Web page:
MUMBAI: The income-tax department has threatened to freeze bank accounts of at least two of the 40 companies that had earlier been asked to explain premiums paid to them by foreign investors.

In both cases, the department has slapped a tax demand on the premiums by treating the money as "unexplained cash credits", and told the firms to pay up or face action, people with knowledge of the matter said. Sources said there were more such instances. Income tax isn't levied on inbound foreign direct investment and investors paying a premium isn't unusual in merger and acquisition deals. But the tax department sent notices to the 40 companies probably because it is suspecting some wrongdoing in those transactions, including disguising fee as investment to save tax, said people in the know.

Under Section 68 of the Income-Tax Act, an I-T officer can seek details when he suspects round-tripping or involvement of black money in a deal, said Sanjay Sanghvi, a legal expert and partner at Khaitan & Co. "Usually, an addition (tax demand) is not made where the details about the investor, including his identity, PAN and balance sheet in some cases is provided."

In the two transactions where the department has raised a demand, one was a private equity deal and in the other the investor was the parent of the local company. Both companies are likely to take the legal route against the tax authorities, people who are closely associated with the development at these companies, said on the condition that they and the companies aren't identified. "In our case, an investment was made from a parent company to its subsidiary," said one of them. ""The I-T has already made an addition and the company has approached the CIT (Commissioner of Income Tax). The company is also seeking legal opinion."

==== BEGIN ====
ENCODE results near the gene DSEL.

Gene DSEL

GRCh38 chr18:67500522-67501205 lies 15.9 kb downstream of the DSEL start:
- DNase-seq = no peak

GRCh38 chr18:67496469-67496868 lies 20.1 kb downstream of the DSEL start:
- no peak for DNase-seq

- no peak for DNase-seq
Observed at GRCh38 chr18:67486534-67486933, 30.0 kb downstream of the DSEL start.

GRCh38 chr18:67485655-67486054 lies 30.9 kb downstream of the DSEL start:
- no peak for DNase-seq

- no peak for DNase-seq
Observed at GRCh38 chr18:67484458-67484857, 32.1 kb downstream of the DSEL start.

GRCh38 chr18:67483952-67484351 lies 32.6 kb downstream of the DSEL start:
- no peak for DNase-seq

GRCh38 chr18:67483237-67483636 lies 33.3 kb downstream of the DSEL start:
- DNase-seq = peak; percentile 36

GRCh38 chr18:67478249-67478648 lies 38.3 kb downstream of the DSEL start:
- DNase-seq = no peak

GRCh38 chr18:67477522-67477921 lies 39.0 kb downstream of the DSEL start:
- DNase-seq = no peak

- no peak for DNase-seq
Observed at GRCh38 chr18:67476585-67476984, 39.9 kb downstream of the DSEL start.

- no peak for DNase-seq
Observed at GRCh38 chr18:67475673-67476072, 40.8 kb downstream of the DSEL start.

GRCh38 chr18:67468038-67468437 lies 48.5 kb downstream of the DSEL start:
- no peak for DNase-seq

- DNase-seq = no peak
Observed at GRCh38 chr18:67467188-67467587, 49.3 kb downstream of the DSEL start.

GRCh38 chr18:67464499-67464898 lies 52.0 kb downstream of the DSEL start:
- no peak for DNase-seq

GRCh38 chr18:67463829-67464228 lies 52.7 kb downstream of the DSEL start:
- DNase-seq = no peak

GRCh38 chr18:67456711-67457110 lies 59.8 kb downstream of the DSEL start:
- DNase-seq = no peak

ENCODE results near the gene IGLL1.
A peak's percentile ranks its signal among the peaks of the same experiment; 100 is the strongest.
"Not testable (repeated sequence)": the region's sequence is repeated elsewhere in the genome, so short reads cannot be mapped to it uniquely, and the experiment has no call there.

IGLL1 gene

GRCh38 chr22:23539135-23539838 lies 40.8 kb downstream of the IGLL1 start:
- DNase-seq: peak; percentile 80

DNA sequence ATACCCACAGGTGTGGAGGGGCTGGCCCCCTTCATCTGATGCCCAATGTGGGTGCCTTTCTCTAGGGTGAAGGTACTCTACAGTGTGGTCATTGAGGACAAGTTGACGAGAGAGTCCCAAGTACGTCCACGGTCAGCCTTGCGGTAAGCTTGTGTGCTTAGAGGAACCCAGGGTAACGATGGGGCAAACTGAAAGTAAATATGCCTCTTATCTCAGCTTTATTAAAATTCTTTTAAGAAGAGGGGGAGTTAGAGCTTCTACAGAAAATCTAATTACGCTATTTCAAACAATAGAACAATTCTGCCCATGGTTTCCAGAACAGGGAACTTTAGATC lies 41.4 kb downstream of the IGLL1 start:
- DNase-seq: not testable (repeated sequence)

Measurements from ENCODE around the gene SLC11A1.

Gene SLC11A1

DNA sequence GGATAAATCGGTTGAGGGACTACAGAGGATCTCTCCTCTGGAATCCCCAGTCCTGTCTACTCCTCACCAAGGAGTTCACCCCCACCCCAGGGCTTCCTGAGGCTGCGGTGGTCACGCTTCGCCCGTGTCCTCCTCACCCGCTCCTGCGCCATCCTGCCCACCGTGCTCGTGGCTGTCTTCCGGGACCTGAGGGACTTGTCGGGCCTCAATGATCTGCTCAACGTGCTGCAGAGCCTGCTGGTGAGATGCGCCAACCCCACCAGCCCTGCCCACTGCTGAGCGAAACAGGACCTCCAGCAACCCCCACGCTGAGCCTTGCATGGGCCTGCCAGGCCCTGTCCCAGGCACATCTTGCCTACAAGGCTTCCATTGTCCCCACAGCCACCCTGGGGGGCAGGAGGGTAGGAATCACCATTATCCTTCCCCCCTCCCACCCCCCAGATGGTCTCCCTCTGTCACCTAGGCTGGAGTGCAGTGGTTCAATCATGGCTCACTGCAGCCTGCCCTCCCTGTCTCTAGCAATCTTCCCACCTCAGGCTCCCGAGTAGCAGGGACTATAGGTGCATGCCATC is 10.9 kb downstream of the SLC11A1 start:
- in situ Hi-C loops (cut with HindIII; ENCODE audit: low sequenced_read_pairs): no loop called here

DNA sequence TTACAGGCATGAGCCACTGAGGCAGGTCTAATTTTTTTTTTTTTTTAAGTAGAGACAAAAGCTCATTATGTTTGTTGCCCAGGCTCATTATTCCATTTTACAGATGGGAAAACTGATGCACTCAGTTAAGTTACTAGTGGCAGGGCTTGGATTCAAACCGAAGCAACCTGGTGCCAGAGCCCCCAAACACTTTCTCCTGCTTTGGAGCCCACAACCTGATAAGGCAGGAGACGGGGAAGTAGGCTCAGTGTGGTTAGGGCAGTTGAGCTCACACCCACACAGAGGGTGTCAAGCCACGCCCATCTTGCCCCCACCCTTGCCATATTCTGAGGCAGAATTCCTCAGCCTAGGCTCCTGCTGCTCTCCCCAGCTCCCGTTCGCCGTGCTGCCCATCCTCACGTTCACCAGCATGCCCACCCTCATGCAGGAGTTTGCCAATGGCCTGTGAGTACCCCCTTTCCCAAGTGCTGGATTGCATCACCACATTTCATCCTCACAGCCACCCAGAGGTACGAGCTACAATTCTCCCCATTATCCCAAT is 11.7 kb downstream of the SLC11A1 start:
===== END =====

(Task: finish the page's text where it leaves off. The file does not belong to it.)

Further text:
Under local rules, an unlisted Indian company must get its valuation done by an independent chartered accountant before it goes for an M&A deal. It cannot sell shares at a price below that value, a measure aimed at protecting the existing shareholders. In these 40 cases, the buyers have paid a premium, or more than the fair value. Tax experts said the premium that a buyer pays on the shares is a matter of commercial understanding and subject to exchange control.

"Often the assessment officer remains suspicious even when you provide him with all the details regarding the deal including the Sebi and RBI's approval," said a tax and legal expert involved in the second case where the authorities have made a tax demand. The tax department suspects that in some cases the companies that got the investment had provided certain services to their clients and, instead of paying a fee, the clients had routed the money as capital investment to save tax, said people.

Freezing accounts of taxpayers is not the right thing to do when the judicial process is underway. The tax department, which wants to crack down on money laundering through unexplained tax credits, should wait for the outcome. But courts and appellate tribunals also drag cases for years. The delays hurt both the taxpayers and the government. The need is to ensure a speedy dispute-resolution mechanism, and also consistent ruling by courts on similar cases.